Bone marrow aspirate concentrate (BMAC) has been used effectively in many joints for the management of chondral defect repair. As an alternative to the aforementioned chondral treatment modalities, BMAC treatment does not require multiple procedures or additional waiting time for treatment completion.

Within the technical constraints of the hip joint, bone marrow aspirate concentrate is feasible and potentially efficacious option for the treatment of chondral defects. Late stage hip osteoarthritis is a known factor implicated in poor outcomes in both the surgical and non-surgical treatment options available for chondral defect management. Preventing late stage hip osteoarthritis is paramount to decrease these poor outcomes and improve the patient's quality of life. Early and effective intervention with modalities that afford patients little to no drawbacks, like BMAC treatment, are necessary to achieve these goals.

This is a 24-month prospective study, which will enroll 40 adult subjects with evidence of an acetabular labrum tear and pincer deformity. Labral tears will be diagnosed by clinical exam and positive magnetic resonance arthrogram (MRA) findings. Pincer deformity is diagnosed with standard antero-posterior radiographs of the pelvis.

Administration of diagnostic modalities is independent of study protocol as they are routine standard of care. Upon diagnosis, eligible potential subjects will be approached for study enrollment. After consent, enrolled subjects will undergo arthroscopic labral repair and acetabuloplasty using the capsular chondrolabral preservation technique with or without BMAC based on intra-operative findings. The decision to use BMAC is made intra-operatively; therefore the patients are consented for the BMAC prior to surgery. If the chondrolabral junction shows advanced arthritis or the absolute absence of wear the BMAC is unnecessary and not used. This surgery in the absence of BMAC is considered routine practice and standard of care. Those patients who do not qualify for BMAC will not receive it and will be dropped from the study. Afterwards, those subjects who received BMAC will follow-up at routine post-operative intervals of 3 months, 6 months, 12 months, 24 months, and an optional follow-up at 5 years to monitor progress.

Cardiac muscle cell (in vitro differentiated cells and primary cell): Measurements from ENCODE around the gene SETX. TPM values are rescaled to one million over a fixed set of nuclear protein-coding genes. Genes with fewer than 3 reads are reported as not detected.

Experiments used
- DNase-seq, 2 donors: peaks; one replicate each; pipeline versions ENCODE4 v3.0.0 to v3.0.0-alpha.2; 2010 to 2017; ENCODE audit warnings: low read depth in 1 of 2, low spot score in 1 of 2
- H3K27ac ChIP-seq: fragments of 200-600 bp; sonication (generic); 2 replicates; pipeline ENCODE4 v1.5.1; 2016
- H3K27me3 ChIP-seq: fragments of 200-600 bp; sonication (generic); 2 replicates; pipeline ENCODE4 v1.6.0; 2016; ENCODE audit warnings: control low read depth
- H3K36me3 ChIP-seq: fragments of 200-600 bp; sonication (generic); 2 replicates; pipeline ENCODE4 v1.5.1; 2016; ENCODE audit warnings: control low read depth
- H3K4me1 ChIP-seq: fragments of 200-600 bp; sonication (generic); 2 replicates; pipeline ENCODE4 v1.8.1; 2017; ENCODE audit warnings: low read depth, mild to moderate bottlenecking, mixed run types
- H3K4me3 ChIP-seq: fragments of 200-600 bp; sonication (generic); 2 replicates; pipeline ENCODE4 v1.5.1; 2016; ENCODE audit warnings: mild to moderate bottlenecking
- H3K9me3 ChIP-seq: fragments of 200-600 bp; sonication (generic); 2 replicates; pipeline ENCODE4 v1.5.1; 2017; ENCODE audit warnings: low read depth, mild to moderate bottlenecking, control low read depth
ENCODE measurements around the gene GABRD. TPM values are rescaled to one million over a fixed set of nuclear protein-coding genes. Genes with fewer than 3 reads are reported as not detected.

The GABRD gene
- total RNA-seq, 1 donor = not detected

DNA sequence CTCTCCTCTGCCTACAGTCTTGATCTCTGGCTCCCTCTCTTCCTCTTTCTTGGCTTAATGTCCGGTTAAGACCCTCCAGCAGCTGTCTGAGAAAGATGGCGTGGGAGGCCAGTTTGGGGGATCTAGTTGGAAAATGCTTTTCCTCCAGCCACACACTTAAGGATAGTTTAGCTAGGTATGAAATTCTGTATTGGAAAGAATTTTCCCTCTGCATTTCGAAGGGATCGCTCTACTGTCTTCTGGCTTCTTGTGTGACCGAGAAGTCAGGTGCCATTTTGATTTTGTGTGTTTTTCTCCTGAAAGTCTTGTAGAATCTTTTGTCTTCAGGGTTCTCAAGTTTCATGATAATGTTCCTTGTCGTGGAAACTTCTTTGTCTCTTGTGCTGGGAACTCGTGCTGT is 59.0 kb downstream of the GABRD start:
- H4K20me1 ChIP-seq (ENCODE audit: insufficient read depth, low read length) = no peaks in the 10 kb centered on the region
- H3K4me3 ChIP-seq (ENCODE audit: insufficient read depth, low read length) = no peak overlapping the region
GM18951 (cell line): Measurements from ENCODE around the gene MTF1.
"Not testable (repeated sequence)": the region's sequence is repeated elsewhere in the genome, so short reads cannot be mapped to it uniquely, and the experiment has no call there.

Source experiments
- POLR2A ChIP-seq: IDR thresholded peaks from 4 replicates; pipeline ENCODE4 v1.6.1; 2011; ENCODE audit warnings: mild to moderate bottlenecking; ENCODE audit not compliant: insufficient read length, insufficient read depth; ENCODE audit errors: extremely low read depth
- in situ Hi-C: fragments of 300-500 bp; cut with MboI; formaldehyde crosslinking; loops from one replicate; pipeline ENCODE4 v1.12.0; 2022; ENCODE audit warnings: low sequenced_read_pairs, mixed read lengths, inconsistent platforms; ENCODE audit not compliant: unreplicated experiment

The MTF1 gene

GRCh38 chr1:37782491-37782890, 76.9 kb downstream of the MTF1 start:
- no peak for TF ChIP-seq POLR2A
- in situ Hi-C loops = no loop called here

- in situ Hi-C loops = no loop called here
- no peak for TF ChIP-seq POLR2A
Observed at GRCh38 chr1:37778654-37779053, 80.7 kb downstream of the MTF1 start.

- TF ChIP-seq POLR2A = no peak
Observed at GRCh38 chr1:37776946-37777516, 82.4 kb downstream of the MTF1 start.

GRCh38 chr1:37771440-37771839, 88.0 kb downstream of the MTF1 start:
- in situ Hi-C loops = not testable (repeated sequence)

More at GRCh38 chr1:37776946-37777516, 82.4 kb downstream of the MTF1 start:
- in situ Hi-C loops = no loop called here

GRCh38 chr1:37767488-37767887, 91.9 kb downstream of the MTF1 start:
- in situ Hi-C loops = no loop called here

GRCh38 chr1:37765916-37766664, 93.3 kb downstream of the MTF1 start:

Study Design

Conditions

Acetabular Labrum Tear

Intervention

BMAC

Location

MGH, Massachusetts General Hospital
Boston
Massachusetts
United States
02114

Status

Recruiting

Source

Massachusetts General Hospital

Results (where available)

View Results

Links

Published on BioPortfolio: 2019-04-16T12:37:28-0400

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PubMed Articles [283 Associated PubMed Articles listed on BioPortfolio]

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Medical and Biotech [MESH] Definitions

An anterior capsulolabral injury associated with a tear of the anteroinferior GLENOID LABRUM.

The tear-forming and tear-conducting system which includes the lacrimal glands, eyelid margins, conjunctival sac, and the tear drainage system.

Noninflammatory degenerative disease of the hip joint which usually appears in late middle or old age. It is characterized by growth or maturational disturbances in the femoral neck and head, as well as acetabular dysplasia. A dominant symptom is pain on weight-bearing or motion.

Forcible or traumatic tear or break of an organ or other soft part of the body.

Tear or break of an organ, vessel or other soft part of the body, occurring in the absence of external force.